The breasts are at the chest wall and developing in women during puberty, when the female hormones are starting to be produced (estrogen, progesterone) from the ovaries. In men, the breasts remain atrophic and rarely swelling (gynecomastia), so the man should be examined. The breast consists of 15-20 lobules, which contain many smaller lobules, which in turn contain glands that produce milk. The drainage is done by small tubes (pores) which flow into the nipple, located in the center of a dark area of skin called the areola.
Among smaller loules and resources there is fat. The breasts also contain lymph vessels and lymph nodes which trap bacteria, cancer cells and other harmful substances, preventing them to reach the circulation.
So breast are instruments used to produce milk and consisting of different tissues (glandular tissue, adipose tissue, muscle tissue), which in turn consist of several cells (glandular cells that produce milk, fat cells that support the breast, muscle cells which help in the secretion of milk).
Breast cancer is being developed from the glandular cells of resources and small lobules. Rarely, however, are developed malignancies and adipose or muscle tissue, called sarcomas. Any swelling of breast is not necessary cancer. Benign tumors are usually smooth, not extended to other organs and the removal involves the non-recurrence them. In contrast, breast cancer grows progressively, invades adjacent organs or tissues (skin, muscle, lymph nodes) and later can metastasize to distant organs (liver, lungs, bones, brain kg.). We emphasize that breast cancer is not contagious.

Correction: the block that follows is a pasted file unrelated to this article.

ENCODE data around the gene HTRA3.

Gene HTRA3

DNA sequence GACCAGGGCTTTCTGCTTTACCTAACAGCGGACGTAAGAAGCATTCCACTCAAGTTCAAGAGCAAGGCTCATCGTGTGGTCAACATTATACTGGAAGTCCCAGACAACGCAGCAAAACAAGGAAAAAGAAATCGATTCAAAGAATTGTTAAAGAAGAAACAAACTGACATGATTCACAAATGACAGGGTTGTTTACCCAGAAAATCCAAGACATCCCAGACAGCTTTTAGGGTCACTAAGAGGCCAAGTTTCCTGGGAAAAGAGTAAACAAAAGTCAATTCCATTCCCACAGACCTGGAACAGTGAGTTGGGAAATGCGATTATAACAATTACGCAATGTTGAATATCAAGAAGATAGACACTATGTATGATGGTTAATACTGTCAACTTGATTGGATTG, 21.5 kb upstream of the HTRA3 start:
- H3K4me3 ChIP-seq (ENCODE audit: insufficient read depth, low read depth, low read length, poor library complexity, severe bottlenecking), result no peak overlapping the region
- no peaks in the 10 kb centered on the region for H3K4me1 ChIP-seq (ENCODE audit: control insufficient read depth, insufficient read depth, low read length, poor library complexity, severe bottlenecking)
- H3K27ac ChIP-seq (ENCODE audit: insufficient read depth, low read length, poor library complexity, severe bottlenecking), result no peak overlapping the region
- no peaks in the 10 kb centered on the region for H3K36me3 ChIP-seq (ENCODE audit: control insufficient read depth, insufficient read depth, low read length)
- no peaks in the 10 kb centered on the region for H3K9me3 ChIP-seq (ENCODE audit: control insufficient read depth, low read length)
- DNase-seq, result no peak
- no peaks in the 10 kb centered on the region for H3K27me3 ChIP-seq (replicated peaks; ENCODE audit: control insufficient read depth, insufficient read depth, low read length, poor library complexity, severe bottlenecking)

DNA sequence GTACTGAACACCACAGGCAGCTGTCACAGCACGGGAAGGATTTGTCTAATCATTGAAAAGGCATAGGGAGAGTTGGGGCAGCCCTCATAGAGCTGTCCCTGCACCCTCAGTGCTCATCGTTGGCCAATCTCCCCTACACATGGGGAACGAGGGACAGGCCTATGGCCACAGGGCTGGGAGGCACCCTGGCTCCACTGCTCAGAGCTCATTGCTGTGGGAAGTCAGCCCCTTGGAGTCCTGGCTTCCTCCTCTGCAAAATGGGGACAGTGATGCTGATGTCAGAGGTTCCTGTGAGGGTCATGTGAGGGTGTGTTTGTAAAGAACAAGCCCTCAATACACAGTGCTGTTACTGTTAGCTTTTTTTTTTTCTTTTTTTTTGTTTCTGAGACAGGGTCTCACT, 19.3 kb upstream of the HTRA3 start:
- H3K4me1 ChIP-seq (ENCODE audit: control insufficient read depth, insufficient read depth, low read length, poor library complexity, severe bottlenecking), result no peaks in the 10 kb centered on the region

Source: Demosthenes B. Skarlatos (2008), “Learning to Breast Cancer” Above all ap’A Woman’s Guide to Breast Cancer, Panhellenic Association of Breast Cancer “Alma Zois” Publications Dioptra.
Greece Race for the Cure® funds Alma Zois’ programs against breast cancer in Athens, Patras and Thessaloniki: Breast cancer survivors psychosocial support programs and breast cancer awareness programs.